In our first COVID-19 survey, 2/3 of both manufacturing and technology businesses reported that orders and projects had been delayed. However, there has been some good news for manufacturing companies; of those that were negatively affected by COVID initially, 11% are now seeing a significant increase in demand for products/services and 56% are seeing a slow increase in demand.

For technology companies there has been some improvement in productivity with 29% experiencing a slow increase in demand, however, 41% said they haven’t seen any improvement as restrictions are lifting and are still operating at a lower level than they were pre-COVID.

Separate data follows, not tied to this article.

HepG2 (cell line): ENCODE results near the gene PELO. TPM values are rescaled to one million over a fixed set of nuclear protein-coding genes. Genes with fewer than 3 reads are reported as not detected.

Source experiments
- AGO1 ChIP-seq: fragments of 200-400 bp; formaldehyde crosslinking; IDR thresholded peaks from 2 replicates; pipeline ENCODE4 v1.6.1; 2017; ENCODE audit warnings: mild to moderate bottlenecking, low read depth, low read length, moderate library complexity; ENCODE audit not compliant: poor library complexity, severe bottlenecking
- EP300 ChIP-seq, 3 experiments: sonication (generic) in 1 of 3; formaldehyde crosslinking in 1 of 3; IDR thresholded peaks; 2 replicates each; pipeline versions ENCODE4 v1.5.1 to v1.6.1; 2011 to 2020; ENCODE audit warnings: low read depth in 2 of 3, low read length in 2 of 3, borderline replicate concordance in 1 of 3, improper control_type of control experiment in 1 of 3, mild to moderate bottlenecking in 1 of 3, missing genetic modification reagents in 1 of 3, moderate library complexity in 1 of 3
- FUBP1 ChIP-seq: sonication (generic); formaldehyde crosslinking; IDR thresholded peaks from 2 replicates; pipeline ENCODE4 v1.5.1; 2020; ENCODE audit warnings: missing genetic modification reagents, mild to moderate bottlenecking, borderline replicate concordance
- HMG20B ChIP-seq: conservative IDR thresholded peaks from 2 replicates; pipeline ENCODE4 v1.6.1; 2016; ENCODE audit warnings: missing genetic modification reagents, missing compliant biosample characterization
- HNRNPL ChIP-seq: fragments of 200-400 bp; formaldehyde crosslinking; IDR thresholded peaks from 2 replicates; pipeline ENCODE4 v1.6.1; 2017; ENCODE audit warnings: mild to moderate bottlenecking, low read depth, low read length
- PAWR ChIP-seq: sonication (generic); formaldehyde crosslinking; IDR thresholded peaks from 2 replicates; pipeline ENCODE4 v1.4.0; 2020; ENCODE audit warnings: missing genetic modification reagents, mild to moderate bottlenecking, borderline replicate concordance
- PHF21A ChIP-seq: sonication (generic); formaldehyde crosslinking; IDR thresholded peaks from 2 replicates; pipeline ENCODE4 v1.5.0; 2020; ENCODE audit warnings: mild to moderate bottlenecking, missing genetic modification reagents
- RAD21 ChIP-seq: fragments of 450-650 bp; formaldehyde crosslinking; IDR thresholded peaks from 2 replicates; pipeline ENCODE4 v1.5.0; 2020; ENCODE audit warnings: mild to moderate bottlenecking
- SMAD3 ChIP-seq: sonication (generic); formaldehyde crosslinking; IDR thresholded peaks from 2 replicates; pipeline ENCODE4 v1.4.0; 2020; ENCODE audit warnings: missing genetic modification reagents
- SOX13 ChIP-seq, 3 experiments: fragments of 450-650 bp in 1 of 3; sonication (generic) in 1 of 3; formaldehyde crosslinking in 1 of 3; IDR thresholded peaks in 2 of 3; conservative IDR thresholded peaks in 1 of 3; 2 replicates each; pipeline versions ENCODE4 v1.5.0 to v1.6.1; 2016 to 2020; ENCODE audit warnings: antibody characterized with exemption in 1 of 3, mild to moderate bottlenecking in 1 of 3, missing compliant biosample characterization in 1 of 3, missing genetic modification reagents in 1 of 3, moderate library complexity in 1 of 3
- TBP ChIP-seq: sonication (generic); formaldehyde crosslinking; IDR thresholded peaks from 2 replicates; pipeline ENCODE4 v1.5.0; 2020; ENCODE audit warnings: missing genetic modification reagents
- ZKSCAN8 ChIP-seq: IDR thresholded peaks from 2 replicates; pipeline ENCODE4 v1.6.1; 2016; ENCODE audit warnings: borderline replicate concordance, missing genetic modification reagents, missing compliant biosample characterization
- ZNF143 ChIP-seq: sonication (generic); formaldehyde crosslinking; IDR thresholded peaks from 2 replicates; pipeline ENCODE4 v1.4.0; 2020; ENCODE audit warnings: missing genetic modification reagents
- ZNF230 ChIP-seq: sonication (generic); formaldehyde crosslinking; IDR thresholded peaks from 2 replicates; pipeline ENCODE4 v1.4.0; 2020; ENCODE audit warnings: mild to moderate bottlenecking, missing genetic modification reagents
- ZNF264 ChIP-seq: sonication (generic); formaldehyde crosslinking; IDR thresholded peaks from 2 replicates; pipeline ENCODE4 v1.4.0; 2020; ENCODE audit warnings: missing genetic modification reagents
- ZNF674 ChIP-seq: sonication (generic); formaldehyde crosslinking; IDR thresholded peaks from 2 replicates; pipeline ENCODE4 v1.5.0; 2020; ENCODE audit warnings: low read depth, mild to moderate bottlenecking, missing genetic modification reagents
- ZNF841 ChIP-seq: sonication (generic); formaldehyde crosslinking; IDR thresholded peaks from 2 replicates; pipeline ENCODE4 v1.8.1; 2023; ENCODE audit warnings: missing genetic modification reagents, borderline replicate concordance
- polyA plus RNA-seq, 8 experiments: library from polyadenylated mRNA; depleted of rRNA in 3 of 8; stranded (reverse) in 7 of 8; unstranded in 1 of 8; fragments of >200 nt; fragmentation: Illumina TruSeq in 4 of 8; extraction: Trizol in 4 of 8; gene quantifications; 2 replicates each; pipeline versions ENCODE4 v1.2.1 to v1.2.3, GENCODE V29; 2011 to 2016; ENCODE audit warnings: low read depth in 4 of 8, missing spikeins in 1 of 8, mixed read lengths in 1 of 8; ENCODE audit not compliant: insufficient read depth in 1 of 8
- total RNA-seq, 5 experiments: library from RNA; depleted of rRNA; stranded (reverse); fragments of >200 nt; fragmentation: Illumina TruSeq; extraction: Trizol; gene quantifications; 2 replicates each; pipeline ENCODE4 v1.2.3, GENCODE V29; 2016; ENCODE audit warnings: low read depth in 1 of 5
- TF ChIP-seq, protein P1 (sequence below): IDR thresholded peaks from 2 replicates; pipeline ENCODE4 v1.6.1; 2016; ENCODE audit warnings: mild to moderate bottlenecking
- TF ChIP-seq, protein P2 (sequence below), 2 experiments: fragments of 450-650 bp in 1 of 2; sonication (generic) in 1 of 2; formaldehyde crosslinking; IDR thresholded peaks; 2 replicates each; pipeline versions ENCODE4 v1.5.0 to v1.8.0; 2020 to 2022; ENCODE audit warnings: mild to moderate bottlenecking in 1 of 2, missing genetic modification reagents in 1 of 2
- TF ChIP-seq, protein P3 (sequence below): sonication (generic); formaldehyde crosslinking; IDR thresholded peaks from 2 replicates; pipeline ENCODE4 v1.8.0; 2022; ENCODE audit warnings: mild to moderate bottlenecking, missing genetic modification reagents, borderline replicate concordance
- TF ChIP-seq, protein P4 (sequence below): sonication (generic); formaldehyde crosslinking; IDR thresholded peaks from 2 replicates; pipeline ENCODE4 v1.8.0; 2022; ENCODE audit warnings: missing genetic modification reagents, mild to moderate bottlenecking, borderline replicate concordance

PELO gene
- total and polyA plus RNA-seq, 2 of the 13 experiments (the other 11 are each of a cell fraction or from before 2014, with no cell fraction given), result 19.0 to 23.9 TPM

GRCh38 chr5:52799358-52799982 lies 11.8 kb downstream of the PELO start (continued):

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Current priorities

With the situation constantly evolving what are the current priorities for businesses? We asked employers to select all that applied from a range of options.

Compared to our original employer survey, bringing in new business and delivering on orders/projects are still key factors, alongside reducing costs. However, putting measures in place to return to the workplace is now more of a priority for both manufacturing and 

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Expectations for furloughed workers

For manufacturing companies, where 76% had furloughed some staff under the Government coronavirus job retention scheme at the beginning of May, 33% are now preparing to recall furloughed workers as a high priority, with a further 23% planning the return of furloughed employees over the next 3 months. Unfortunately, it is not all good news as 11% of the manufacturing businesses surveyed said there would be redundancy for some currently furloughed employees.